This topic is open to collect technical opinions, publications, achievements and suggestions on this rather exciting aeronautical theme:
better known as:
* ADAV (vertical take-off and landing aircraft)
* VTOL (vertical take off and landing)
To give you a quick overview of the subject:
* planes are the most efficient in cruises; they fly much faster than helicopters with less energy expenditure
but they require long take-off/landing runways and do not hover
* Helicopters are the most efficient in manoeuvres, they take off from a reduced surface, can hover, make "chip jumps".
but they are fuel sinks and don't fly as well (in speed) and require mechanically very complex rotors.
Aeronautical engineers have been working on the subject for a long time, with more or less success: here is a small anthology and state of the prior art
* ADAV: French wiki
* VTOL: english wiki
recently the multirotor drones (often quadri) make the sector rebound, in particular by the electronic control of the device and the electric motorization, but they inherently have the defects of the helicopter (except that of the complex monorotor).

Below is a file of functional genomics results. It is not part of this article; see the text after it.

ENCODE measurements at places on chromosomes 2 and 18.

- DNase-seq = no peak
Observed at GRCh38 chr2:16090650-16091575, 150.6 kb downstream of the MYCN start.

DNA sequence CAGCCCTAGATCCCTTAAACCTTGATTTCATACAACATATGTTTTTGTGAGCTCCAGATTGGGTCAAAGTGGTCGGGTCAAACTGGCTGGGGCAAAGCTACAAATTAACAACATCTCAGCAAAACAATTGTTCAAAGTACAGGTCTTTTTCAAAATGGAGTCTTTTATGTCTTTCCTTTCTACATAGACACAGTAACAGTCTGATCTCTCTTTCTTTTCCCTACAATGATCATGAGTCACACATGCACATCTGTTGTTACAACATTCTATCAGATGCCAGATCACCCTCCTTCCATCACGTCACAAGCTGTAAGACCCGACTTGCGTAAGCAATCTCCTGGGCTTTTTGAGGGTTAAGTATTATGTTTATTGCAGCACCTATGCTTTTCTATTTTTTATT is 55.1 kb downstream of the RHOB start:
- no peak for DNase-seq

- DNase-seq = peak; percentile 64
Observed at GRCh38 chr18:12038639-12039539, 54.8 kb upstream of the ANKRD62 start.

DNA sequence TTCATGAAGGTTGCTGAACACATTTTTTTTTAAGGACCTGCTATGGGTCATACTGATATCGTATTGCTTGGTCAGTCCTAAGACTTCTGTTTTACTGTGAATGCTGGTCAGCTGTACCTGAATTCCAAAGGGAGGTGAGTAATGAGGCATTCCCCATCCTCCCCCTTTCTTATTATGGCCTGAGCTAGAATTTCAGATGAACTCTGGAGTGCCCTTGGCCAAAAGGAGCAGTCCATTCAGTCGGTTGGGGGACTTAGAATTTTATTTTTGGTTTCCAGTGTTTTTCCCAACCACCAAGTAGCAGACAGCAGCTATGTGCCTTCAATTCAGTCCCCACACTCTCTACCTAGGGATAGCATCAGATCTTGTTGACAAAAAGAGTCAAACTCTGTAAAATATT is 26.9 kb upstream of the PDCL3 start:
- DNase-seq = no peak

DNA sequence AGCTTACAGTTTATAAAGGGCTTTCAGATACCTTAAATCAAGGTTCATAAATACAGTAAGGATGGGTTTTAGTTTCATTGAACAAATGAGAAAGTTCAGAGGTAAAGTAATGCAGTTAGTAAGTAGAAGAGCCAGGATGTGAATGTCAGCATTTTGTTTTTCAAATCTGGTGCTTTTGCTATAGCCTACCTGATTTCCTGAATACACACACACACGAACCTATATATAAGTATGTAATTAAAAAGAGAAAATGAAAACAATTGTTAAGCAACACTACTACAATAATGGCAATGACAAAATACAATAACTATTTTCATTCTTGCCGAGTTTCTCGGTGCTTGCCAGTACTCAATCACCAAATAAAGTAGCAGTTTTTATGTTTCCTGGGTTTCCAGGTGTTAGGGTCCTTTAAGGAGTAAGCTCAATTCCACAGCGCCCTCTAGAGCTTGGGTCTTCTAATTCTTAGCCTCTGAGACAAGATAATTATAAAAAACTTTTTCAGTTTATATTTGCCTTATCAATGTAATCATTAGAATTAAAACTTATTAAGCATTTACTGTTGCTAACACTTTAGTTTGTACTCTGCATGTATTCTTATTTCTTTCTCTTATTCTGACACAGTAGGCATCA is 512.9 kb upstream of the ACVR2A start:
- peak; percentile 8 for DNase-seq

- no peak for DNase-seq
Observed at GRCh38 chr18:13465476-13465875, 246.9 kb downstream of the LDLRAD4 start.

A first important question to ask in the design of a convertible aircraft is: where should the propellers be placed in airplane mode?
beforehand they should not be placed at the tail of the aircraft because there is a lot of turbulence there and the propeller works poorly there.
* at the wingtip?
* in the middle of the wing?
* on the nose ?
In an ADAV/VTOL, the question of placing rotors on the wings is serious, because by rotation of their axis of thrust, they will become thrusters in airplane mode.
And as Macro rightly said...
Macro wrote:Moving the propellers away from each other and from the body of the aircraft should probably limit the phenomena of disturbances of the airflows in suction of the said propellers. In addition (noted on my son's self-made four-engine drone) with the lever arm increases the maneuvering precision of the machine increases, but its reactivity (liveliness to change direction) decreases it is a story of compromise (from the moment the flows are no longer disturbed) if the beams are lengthened too much, the weight increases, the machine is more precise to stabilize but less reactive and loses load capacity, assuming that we keep the same management (case of my kid's drone) of engine regulation
Looking forward to reading you.